Decades ago, during compensated surrogacy’s infancy, obtaining a parentage order was risky proposition. Endless time and effort went in to considering the venue of your parentage case, vetting potential surrogates and parents for favorable judges, clerks, even medical professionals. That “Wild West” time produced not only many loving families but forged the underpinnings of the legal landscape we work in today. While every state has sauntered along at its own pace, as we stand today most jurisdictions in the US are perfectly viable for supporting surrogacy and specifically, the parentage orders that make the ART world go round.
With that said, not every state’s parentage process is created equally. The cultural melting pot of the country as a whole is a good representation of our patchwork of legal procedures. An ever-increasing number of states derive their protocol from statute; many more remain based on precedent and the absence of anti-surrogacy legislation. A couple of states still refuse to offer parentage orders at all. And even beyond where we are “today,” a googolplex of words have been spoken lately about how assisted reproduction laws and regulations will change in the face of the dynamic legal and cultural environment we find ourselves in.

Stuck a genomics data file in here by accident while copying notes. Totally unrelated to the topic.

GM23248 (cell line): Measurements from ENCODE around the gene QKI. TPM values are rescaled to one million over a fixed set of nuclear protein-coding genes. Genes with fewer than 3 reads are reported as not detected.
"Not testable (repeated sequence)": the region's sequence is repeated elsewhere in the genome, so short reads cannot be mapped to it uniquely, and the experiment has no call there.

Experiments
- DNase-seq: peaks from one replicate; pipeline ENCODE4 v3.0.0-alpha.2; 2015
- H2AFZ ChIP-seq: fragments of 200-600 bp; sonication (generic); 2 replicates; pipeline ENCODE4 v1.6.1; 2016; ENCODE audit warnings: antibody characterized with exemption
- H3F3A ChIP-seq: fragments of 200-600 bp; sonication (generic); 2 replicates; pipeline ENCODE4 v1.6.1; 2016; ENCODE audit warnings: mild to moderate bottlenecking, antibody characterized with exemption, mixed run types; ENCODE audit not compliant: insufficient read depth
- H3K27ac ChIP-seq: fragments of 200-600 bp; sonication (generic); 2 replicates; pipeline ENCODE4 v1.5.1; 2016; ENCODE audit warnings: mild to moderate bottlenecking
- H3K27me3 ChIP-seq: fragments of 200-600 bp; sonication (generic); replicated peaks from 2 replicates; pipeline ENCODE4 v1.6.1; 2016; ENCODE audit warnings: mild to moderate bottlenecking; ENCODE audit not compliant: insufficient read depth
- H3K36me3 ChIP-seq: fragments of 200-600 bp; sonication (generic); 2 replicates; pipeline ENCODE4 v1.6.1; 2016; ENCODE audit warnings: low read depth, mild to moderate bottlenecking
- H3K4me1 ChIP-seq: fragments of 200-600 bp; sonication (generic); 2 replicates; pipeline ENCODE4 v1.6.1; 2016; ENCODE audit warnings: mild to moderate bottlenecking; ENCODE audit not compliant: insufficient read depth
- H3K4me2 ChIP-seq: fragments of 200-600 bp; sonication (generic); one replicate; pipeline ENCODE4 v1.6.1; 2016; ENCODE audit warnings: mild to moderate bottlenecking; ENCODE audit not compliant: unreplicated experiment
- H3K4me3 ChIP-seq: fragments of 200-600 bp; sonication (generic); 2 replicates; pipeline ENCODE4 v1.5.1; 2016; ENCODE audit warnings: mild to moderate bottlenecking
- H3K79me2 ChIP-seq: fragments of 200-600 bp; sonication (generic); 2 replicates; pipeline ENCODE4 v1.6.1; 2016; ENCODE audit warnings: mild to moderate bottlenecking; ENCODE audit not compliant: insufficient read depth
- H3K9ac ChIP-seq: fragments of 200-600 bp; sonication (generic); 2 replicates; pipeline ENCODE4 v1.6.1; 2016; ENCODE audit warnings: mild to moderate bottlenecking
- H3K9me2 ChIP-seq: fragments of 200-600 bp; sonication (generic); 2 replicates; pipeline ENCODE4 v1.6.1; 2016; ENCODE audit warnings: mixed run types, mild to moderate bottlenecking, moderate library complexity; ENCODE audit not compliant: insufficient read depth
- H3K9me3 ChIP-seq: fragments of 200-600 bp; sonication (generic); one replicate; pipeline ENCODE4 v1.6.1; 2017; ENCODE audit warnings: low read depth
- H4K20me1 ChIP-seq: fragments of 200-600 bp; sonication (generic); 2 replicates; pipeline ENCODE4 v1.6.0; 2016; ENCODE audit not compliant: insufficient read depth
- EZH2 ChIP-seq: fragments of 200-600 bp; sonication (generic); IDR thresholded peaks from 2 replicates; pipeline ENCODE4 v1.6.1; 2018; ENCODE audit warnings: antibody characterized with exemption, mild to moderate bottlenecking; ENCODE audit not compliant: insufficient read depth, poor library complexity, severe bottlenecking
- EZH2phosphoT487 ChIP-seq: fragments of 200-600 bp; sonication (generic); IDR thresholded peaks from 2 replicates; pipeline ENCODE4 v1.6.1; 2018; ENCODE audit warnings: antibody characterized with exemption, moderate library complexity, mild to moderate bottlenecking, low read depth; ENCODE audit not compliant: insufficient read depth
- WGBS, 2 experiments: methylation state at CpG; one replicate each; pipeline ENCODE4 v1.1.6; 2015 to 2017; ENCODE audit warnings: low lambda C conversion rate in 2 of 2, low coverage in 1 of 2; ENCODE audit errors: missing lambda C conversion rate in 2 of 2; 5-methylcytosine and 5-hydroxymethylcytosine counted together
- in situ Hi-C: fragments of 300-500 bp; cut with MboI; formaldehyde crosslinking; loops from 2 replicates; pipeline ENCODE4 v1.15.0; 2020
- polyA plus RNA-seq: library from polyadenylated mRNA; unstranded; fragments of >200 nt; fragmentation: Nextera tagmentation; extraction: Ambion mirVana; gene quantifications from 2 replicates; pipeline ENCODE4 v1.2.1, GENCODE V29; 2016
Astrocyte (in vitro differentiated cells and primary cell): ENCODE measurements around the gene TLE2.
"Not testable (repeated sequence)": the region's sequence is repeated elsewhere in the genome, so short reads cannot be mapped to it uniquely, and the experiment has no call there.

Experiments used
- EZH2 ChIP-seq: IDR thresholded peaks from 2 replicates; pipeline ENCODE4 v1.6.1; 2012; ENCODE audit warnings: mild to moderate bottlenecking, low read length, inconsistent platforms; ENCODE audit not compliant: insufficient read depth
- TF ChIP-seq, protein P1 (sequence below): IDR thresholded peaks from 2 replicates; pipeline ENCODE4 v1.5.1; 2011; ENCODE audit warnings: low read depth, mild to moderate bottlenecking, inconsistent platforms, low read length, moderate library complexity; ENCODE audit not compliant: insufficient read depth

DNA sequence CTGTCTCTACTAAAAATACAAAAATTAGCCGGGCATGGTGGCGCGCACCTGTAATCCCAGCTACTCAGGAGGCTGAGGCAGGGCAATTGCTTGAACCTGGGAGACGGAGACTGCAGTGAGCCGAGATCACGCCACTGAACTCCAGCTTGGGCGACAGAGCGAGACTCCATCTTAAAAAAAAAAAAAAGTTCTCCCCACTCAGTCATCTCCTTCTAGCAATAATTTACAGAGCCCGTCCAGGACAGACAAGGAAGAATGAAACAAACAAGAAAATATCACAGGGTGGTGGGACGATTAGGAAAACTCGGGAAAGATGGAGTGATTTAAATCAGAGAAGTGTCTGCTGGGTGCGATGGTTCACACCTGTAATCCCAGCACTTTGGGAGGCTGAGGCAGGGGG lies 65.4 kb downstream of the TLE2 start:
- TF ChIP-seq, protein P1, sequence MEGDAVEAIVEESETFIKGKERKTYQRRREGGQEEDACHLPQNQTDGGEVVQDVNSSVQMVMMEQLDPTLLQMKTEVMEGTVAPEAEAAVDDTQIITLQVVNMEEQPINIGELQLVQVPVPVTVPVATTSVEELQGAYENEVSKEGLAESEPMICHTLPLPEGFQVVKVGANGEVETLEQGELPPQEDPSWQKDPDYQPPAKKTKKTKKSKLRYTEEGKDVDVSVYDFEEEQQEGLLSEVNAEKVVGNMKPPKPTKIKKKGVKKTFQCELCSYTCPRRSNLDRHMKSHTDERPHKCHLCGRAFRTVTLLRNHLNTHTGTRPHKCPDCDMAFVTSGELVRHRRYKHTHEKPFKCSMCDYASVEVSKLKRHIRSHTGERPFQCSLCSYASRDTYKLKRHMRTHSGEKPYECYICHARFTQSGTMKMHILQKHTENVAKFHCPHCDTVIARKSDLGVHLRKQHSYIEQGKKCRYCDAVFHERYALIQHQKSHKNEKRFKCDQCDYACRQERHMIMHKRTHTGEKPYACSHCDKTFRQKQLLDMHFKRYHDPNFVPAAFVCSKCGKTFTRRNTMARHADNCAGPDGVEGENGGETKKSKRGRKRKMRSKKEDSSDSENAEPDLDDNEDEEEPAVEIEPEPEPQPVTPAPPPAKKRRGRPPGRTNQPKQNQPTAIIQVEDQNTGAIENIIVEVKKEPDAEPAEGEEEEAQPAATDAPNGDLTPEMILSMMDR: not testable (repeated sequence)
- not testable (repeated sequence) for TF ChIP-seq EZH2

Given the wide array of parentage order situations potentially available to us, it is not a surprise that many ART professionals, lawyers in particular, can differ in opinion on the subject of “forum shopping.” When presented with the ability to file a parentage order in two or more jurisdictions, which should you choose? For example: California has a strong, supportive statute controlling surrogacy parentage orders. That statute in question says California can assert jurisdiction (read: make the call about parentage) if: the surrogate lives in California; the intended parents live in California; the transfer occurs in California; or if any of the people involved merely sign the contract within the state of California. It is possible to obtain a parentage order in California for two parties who live full-time in a different state, provided one of them flies to California for 20 minutes simply to sign before a California notary. Many other states have more complex, more restrictive, or more tenuous jurisdictional requirements. But California, for one, gives lawyers a strong option for jurisdiction if a match is otherwise problematic.
Let us now look at the state of Arizona. Arizona is a jurisdiction that will not enforce a surrogacy agreement. If either party needs to enforce the agreement via litigation and Arizona is your only option for venue, you are (and please excuse the technical lingo) S.O.L. To prevent such a liability in your agreement, it is not uncommon to have the surrogate or intended parents travel to California from Arizona and sign the agreement, ensuring that you have California jurisdiction throughout the journey. Without such efforts, the Parties run the risk of your contract being unenforceable.